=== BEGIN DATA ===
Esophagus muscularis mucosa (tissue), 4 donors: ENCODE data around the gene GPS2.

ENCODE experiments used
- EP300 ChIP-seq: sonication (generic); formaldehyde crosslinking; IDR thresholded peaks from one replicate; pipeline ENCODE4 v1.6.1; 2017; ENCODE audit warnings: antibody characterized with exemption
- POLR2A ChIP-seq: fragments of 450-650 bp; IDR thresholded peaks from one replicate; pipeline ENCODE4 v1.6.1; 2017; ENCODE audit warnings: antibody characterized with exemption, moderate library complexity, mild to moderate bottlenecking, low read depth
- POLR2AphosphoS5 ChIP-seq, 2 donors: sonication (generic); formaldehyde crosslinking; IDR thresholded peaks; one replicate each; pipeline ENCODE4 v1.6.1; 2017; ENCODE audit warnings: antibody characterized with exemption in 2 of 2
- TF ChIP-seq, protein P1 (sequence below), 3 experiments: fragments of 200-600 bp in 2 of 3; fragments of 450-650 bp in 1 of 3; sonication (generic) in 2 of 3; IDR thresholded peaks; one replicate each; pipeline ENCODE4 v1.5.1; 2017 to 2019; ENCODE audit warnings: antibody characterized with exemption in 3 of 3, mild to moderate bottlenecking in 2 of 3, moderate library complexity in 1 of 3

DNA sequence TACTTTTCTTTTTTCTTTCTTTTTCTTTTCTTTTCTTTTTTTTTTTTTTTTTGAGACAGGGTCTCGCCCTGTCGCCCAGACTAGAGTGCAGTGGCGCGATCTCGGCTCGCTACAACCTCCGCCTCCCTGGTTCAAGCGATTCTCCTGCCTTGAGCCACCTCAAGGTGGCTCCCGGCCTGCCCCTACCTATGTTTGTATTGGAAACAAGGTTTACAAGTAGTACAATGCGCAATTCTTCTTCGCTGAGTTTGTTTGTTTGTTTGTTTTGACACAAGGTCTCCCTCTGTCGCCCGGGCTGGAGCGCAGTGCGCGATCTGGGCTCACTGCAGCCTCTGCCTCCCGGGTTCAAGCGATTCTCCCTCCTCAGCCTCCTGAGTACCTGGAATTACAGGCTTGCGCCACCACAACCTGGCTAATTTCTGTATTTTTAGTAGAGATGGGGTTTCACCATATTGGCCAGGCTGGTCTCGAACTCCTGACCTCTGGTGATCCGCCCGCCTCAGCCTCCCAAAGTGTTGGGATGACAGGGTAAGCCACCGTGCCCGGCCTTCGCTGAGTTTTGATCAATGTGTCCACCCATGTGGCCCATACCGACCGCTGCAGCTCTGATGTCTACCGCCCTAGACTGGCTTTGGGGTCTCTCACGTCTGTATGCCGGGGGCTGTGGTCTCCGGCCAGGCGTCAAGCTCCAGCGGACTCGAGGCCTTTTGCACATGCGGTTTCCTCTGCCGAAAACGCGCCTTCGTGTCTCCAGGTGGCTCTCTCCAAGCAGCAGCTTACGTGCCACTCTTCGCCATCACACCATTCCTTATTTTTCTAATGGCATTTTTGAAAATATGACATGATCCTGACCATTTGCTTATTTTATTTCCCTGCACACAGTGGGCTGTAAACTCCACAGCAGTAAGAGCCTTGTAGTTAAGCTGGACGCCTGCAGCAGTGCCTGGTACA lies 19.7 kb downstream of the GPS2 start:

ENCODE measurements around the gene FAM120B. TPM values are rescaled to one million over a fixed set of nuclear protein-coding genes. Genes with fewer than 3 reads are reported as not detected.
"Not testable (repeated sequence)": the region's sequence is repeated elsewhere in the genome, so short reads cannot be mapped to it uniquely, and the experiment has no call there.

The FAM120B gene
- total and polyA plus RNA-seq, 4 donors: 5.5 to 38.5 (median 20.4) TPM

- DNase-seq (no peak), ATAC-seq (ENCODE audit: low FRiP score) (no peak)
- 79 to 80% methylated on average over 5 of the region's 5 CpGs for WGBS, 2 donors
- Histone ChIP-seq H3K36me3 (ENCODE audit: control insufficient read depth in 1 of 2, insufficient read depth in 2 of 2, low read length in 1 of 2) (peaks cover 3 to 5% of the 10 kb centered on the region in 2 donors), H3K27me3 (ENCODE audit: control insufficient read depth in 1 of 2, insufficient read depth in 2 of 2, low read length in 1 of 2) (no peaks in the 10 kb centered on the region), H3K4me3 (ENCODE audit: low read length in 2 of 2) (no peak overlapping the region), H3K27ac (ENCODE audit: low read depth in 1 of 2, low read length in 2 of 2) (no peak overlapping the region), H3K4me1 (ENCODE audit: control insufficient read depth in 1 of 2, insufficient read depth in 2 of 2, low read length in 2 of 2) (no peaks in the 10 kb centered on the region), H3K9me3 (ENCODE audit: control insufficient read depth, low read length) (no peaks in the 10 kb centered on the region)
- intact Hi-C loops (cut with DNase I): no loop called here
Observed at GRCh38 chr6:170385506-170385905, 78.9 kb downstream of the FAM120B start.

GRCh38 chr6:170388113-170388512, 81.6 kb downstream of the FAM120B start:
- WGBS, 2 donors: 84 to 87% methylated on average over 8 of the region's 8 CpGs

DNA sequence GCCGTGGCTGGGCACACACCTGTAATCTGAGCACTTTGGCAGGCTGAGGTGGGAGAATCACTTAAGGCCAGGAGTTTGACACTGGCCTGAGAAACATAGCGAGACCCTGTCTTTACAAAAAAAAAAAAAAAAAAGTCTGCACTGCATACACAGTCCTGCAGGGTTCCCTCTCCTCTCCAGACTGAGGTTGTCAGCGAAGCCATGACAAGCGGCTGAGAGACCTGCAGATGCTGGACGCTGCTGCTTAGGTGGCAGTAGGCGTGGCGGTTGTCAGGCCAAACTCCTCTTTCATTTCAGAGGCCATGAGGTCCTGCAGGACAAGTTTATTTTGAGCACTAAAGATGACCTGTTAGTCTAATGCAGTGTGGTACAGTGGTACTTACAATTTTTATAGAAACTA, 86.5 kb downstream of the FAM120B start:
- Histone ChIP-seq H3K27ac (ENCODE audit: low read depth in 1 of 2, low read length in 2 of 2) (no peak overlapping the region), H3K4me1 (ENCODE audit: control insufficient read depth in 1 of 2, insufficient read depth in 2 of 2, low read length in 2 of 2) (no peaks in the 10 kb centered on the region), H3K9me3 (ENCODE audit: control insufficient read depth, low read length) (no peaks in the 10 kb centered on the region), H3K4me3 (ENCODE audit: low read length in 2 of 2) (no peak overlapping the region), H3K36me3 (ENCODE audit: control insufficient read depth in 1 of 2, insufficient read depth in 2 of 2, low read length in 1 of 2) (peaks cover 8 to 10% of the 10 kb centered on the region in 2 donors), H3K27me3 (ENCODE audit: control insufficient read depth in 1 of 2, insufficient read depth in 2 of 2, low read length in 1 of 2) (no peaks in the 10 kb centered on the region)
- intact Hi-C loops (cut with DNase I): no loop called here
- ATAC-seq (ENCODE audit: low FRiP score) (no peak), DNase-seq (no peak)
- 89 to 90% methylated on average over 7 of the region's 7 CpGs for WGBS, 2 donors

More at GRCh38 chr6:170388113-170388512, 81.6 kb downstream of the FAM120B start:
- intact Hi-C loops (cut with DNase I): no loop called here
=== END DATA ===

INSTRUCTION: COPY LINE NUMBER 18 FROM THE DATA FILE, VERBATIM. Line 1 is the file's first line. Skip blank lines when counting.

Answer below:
- WGBS, 2 donors: 84 to 87% methylated on average over 8 of the region's 8 CpGs